“Everybody plays hard. We kind of play a hard-type baseball,” says Anderson, who signed a three-year, $39 million deal in November, and figures to improve upon his 5.26 ERA so far. “ Our offense is obviously really resilient, and rakes, and guys put really good at-bats together, 1 through 9.

“And our pitching, we haven’t really hit our stride yet.  I think we have a lot of arms that can be really good. We haven’t really found our rhythm and got it going all at once as a team. Which is a great sign. We’re playing well, but we have the potential to play a lot better.”

 How, then, does this franchise get over the hump?

“You can’t eat an elephant all at once. You gotta eat it one bite at a time,” says Anderson. “The season’s one big elephant. You’re just trying to take it down, you know?”

And then there’s that elephant in the room.

‘We gotta get into the playoffs’

Playing with Ohtani means allowing a moment to be awestruck even if he’s just one of 26 players in a clubhouse.

Well, two players, but you get the idea.

Perhaps Ohtani’s 2021 season – when he hit 46 home runs, drove in 100, stole 26 bases, posted a .965 OPS, struck out 156 and posted a 1.09 WHIP – will remain his apex. Maybe we’ll never see another 2022, when Ohtani the batter posted a 143 adjusted OPS and Ohtani the pitcher’s adjusted ERA was 174 – with 219 strikeouts in 166 innings.

But it’s clear that given good health, something in that range is a new normal for Ohtani, who turns 29 in July. So far, he’s batting .296 with nine homers and a .910 OPS, and has a 3.23 ERA with 71 strikeouts in 53 innings.

And then there are moments like Monday.

Not at his best on the mound, Ohtani gave up three homers to the Baltimore Orioles – he’s now yielded eight after giving up 14 last year – and was headed for a short outing facing a 4-3 deficit after four innings.

“He was struggling a bit pitching and I said, ‘Buddy, just go out there and do your best. We got your back,’” says Renfroe.

“Obviously, he had his own back.”

Ohtani slammed a 456-foot, three-run home run in his next at-bat, finished a double shy of the cycle and reached base five times, making history as only he can.

It also makes his throw nights appointment viewing.

“That’s every day,” says Nevin. “Not just on his pitch day. He seems to do something special to help us win every day.

“But on his pitch day, you’re looking at that going, ‘Wow, what am I going to see that day?’ There’s a certain feeling on days he pitches.”

All this while trailed by a phalanx of Japanese tasked only with documenting his exploits. And as a future destination and a half-billion dollars – give or take – awaits at the end of this rainbow.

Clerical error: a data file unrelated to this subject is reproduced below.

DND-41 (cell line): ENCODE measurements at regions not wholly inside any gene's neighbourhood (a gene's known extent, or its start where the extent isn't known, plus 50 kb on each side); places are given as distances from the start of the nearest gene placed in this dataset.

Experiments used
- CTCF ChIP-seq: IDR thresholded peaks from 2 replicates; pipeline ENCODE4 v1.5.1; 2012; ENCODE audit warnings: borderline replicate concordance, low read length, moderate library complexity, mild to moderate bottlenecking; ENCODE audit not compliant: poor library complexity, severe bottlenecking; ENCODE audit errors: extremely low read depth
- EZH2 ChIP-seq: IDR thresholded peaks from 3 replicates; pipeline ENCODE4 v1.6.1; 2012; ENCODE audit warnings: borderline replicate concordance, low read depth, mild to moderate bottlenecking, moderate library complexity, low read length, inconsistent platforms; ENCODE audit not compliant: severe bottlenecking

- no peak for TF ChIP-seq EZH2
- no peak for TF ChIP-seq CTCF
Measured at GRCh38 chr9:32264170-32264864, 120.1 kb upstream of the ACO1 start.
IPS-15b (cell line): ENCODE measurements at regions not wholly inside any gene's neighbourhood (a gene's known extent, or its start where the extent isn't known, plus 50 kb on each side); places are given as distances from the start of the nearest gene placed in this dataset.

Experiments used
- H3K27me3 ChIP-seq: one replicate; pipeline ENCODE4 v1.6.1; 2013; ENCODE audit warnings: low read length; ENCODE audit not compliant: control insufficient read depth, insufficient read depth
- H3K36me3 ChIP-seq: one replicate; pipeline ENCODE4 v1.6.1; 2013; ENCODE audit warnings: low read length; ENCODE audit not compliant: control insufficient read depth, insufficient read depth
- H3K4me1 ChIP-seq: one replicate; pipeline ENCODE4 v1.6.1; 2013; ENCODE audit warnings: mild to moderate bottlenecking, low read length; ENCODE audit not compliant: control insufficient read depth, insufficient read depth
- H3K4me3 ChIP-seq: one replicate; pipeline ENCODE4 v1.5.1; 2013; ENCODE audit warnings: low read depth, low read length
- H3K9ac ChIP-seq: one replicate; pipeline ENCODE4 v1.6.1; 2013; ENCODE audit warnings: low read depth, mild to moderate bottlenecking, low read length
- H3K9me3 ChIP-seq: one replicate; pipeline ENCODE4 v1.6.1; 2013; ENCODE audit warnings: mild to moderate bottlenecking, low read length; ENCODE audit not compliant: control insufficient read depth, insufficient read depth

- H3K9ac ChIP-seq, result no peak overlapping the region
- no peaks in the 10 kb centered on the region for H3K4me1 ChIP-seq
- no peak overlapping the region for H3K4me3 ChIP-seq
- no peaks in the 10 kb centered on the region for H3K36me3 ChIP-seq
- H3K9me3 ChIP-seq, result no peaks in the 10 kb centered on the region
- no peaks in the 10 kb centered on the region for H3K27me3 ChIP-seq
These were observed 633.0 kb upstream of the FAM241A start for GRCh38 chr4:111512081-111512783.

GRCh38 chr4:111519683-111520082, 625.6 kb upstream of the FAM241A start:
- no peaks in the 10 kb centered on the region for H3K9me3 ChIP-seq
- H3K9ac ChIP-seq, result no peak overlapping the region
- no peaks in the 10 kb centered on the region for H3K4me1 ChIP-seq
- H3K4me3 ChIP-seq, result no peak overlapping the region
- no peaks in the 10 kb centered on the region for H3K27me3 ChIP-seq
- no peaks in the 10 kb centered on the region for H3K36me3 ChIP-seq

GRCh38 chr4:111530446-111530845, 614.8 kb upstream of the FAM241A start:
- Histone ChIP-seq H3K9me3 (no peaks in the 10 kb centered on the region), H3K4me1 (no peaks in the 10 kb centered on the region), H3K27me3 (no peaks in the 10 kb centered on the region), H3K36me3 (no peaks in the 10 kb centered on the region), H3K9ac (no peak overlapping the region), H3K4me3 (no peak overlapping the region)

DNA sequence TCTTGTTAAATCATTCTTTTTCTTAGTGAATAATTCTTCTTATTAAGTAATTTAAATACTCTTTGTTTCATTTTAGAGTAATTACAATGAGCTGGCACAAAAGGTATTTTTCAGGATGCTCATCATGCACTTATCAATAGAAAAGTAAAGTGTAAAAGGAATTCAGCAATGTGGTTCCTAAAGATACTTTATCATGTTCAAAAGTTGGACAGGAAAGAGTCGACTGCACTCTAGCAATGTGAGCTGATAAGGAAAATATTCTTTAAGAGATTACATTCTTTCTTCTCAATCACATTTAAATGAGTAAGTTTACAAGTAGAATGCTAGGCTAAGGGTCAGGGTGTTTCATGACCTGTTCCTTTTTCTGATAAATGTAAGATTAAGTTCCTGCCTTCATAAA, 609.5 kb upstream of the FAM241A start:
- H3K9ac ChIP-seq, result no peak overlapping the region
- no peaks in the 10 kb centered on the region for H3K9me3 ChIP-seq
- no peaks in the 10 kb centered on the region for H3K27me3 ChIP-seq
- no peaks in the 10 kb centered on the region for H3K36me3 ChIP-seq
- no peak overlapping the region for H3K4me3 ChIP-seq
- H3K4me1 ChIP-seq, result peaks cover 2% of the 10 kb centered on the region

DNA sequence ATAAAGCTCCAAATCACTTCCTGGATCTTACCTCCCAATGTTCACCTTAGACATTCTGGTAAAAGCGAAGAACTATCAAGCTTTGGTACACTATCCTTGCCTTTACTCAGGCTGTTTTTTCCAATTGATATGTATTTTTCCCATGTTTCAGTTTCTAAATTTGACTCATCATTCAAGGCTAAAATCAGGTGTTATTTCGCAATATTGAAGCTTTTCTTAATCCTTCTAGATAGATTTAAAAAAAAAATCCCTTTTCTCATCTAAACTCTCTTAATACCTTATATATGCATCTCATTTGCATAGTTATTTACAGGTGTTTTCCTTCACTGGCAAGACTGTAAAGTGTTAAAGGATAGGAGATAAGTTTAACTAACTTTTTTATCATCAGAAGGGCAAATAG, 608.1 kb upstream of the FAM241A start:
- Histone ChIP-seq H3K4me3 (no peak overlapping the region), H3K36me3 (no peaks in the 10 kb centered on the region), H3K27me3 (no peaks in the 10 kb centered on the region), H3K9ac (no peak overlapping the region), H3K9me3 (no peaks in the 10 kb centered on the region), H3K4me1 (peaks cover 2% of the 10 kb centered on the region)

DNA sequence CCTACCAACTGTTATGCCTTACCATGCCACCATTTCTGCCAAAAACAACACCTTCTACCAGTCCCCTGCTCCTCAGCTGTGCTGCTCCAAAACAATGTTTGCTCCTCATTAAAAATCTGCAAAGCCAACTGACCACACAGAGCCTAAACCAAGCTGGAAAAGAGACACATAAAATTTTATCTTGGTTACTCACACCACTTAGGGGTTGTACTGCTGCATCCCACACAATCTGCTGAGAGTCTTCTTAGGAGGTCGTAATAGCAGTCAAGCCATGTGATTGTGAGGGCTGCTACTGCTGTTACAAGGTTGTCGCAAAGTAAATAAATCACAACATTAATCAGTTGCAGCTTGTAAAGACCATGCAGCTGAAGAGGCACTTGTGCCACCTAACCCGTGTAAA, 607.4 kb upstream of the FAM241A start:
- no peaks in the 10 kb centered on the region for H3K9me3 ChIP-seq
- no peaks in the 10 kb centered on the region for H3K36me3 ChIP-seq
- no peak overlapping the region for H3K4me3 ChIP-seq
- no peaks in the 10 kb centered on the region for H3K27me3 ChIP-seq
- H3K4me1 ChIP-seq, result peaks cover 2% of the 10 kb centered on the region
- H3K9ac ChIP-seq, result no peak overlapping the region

“He’s got a whole country behind him and the way he carries the weight of a whole country on his shoulders is amazing,” says Estevez. “You see him smiling, joking, getting after it, hitting a grounder to short and beating it out, and then stepping on the mound and throwing 100 with these crazy pitches.

“It’s like my God, this guy is having the most fun out here – and he’s got the toughest job. It’s really cool to see that.”

Says Anderson: ‘I think he’s just the perfect guy for that. It seems to have no effect on him. He’s really prepared and I think he’s really good at just being in the moment. That old mental adage: Be where your feet are. Be in the moment. Be present. It seems like he can separate the things in his life.’

Now, to extend that ride a few more weeks.

With Justin Verlander out of the division and an early spate of injuries, the Houston Astros – division champs the past five full seasons – are a pedestrian 23-19 out of the gate. The Texas Rangers’ 26-16 start is not insignificant, but potentially not sustainable, while the wild card Seattle Mariners are flirting with .500 alongside the Angels.

There’s no clear path to the postseason, but no immovable object, either. It’s part of the reason why Renfroe, Estevez and others signed on in the first place.

That, along with transcendent stars who could use their turn in the spotlight.

“The two greatest players of the game right now on the same team – we gotta get into the playoffs. We gotta get there,” says Estevez. “I feel like the urgency to win they’re showing, that’s what attracted me.

“Now that I’m here, there’s no question in my head. There’s no maybe. It’s like, we’ve got the stuff to do it.”

And maybe one last chance with perhaps the greatest to ever do it.

This post appeared first on USA TODAY